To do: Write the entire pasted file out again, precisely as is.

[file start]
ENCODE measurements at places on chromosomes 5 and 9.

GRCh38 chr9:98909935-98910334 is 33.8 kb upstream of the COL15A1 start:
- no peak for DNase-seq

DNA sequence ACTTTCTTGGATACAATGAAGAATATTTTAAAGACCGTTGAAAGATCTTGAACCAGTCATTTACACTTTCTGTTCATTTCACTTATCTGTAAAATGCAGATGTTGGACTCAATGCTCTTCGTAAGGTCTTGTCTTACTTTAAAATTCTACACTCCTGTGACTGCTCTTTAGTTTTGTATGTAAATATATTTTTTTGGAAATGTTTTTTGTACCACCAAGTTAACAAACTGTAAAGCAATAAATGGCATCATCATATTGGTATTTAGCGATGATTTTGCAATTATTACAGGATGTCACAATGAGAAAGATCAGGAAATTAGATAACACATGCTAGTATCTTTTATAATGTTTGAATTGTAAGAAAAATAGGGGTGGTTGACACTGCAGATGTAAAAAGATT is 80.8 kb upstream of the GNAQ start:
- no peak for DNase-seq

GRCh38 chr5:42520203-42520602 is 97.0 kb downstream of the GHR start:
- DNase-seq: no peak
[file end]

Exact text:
ENCODE measurements at places on chromosomes 5 and 9.

GRCh38 chr9:98909935-98910334 is 33.8 kb upstream of the COL15A1 start:
- no peak for DNase-seq

DNA sequence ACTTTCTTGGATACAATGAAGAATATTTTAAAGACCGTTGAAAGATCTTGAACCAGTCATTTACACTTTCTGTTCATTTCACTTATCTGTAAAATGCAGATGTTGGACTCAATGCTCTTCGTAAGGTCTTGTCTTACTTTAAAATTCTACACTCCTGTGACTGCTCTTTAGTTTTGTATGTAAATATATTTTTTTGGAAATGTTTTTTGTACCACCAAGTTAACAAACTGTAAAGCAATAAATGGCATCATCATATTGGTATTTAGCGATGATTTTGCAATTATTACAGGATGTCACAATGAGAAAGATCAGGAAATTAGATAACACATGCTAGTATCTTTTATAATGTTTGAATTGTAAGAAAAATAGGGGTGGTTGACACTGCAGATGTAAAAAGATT is 80.8 kb upstream of the GNAQ start:
- no peak for DNase-seq

GRCh38 chr5:42520203-42520602 is 97.0 kb downstream of the GHR start:
- DNase-seq: no peak